July 31 2008 / by futuretalk
Category: Other   Year: General   Rating: 4 Hot

By Dick Pelletier

By 2015, experts believe, tiny microchips placed under our skin will enable us to control consumer electronic devices and browse the Internet with just our thoughts. BT Futurologist Ian Pearson says we could place these chips into the upper layers of the skin and arrange them into useful circuits to power and control our electronic world.

Researchers propose a five layered architecture, referred to as active skin. A master chip, installed deep in the skin, would connect with blood capillaries and nerve endings; and would eventually, as technology develops, exchange data directly with the brain. The master chip would communicate with temporary chips placed higher in the skin that would wash or wear away after a few days.

These non-permanent chips would be created in thin polymer membranes that adhere to the skin like invisible stick-on patches. The combination of layers would allow gadgets to be built linking us to our entire electronic world and the Internet.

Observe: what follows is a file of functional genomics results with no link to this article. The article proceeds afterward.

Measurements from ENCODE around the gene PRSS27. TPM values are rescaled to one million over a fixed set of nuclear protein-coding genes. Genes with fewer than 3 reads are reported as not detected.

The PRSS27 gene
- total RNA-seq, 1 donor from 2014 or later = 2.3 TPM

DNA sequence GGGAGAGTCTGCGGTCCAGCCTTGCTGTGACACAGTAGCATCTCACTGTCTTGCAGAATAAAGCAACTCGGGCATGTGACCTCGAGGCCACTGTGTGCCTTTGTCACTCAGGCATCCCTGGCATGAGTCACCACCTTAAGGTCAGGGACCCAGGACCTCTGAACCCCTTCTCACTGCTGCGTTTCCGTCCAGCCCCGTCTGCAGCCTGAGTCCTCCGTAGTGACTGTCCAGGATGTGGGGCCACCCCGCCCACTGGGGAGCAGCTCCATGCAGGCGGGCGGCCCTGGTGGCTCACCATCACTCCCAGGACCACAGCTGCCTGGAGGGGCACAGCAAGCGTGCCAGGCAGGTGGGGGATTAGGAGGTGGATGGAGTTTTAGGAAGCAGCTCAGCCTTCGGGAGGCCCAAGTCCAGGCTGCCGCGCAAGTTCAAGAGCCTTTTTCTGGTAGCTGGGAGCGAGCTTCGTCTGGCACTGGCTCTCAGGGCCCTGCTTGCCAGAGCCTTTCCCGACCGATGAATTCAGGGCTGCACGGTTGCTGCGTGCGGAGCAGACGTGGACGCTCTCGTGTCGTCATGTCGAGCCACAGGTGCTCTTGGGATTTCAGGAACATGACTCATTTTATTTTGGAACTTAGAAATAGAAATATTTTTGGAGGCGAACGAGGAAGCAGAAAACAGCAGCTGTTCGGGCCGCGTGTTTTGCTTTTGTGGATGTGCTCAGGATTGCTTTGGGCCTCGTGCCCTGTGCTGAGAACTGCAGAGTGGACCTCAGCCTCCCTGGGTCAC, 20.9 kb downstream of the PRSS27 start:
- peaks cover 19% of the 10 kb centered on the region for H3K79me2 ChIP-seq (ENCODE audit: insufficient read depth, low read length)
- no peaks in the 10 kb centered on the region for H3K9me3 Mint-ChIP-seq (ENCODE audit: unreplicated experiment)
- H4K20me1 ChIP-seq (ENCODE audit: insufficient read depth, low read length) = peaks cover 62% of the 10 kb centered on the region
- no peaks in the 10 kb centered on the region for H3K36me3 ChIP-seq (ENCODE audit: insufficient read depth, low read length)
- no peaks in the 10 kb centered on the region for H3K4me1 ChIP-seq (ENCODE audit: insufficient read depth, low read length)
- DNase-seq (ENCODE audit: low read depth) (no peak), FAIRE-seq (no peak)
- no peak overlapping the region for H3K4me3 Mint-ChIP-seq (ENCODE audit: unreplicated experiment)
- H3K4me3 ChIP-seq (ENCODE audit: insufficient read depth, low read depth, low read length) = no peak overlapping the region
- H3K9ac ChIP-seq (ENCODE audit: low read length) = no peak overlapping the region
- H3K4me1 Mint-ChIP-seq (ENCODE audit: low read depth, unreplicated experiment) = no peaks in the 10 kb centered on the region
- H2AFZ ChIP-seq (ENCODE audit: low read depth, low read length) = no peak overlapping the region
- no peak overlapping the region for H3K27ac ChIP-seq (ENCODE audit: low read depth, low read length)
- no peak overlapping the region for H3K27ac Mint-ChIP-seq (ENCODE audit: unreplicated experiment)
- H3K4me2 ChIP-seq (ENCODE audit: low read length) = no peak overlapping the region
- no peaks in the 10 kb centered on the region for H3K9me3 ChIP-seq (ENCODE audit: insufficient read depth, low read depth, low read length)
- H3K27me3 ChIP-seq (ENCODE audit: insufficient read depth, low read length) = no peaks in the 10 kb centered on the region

Computers, cell phones, music players, and other devices could be implanted on our wrists and hands, with full keyboards. These would remain invisible until our touch made them light up. The circuitry itself would be made of dispersed groups of invisible devices.

Medical sensors could be implanted to stave off heart attacks and strokes, monitor blood chemistry 24/7, and alert hospital computers to any emergency. They could also remotely administer drugs to precise body locations.

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Scientists love time-travel fantasy too; for real

July 31 2008 / by futuretalk
Category: Other   Year: General   Rating: 7 Hot

By Dick Pelletier